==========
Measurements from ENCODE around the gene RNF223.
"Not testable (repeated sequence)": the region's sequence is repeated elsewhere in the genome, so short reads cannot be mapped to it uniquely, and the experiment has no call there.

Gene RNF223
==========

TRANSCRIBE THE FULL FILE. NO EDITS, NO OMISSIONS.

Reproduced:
Measurements from ENCODE around the gene RNF223.
"Not testable (repeated sequence)": the region's sequence is repeated elsewhere in the genome, so short reads cannot be mapped to it uniquely, and the experiment has no call there.

Gene RNF223